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Neurochem Int. 2012 Sep;61(4):506-16. doi: 10.1016/j.neuint.2012.03.018. Epub 2012 Apr 3.

Ontogenetic changes in the distribution of the vesicular GABA transporter VGAT correlate with the excitation/inhibition shift of GABA action.

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The Biotechnology Centre of Oslo, University of Oslo, Oslo, Norway.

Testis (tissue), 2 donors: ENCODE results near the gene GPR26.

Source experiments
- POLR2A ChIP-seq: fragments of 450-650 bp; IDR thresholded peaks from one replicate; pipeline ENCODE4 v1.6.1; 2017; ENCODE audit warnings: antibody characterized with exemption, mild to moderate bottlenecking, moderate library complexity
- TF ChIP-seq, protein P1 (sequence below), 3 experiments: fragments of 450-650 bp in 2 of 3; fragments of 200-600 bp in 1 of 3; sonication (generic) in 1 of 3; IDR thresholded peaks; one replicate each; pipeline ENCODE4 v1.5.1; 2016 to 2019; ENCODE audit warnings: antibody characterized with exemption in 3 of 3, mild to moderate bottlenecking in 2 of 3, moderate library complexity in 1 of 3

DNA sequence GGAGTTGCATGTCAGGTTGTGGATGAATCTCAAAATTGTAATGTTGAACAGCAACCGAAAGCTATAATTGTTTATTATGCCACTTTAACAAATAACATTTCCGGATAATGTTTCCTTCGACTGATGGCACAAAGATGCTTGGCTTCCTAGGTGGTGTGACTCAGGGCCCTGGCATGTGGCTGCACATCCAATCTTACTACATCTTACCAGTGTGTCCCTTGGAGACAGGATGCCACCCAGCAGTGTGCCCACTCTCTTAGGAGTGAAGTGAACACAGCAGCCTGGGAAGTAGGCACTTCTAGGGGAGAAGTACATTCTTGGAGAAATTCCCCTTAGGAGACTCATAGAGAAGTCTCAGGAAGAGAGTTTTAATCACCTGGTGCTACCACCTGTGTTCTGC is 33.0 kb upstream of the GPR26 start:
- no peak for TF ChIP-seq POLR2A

GABA is the major inhibitory neurotransmitter in the adult CNS and is among others involved in the synchronization of large neuronal networks. During development, GABA acts as a morphogenetic factor and has transient excitatory actions in many brain regions. One distinct protein, the vesicular GABA transporter (VGAT), has been identified accumulating GABA into presynaptic vesicles prior to its exocytotic release. The function of VGAT and its distribution is well defined in the adult, but its contribution to the transient excitatory action at putative GABAergic nerve terminals in the immature brain and its potential roles in putative glutamatergic nerve terminals remain elusive. We have studied VGAT expression in the brain from late embryonic stages through several postnatal stages until adulthood. Quantitative immunoblotting and immunolabeling of tissue sections at the light microscope and the electron microscope levels show an abrupt augmentation in VGAT staining in the cerebral cortex during the first three postnatal weeks, resembling the increase in other proteins involved in GABA synthesis and recycling in the same time frame - such as GAD65, GAD67, GAT1 (Slc6a1) and SN1 (Slc38a3) - and coincides with the synaptogenetic spurt. Dynamic changes in the expression of VGAT are seen in many cellular populations and in several layers in different brain regions. However, mossy fiber terminals (MFT) elude staining for VGAT. We also demonstrate that VGAT(+) nerve terminals undergo a developmental reorganization so that from targeting primarily the dendrites of the principal neurons in several brain regions in the immature brain, they target the soma of the same cells in the adult. This shift in the targeted subcellular compartment coincides with the conversion of the chloride gradient across neuronal membranes and suggests that it may be important for the shift of GABA action from excitation to inhibition and for the establishment of the potent synchronization of neuronal networks.

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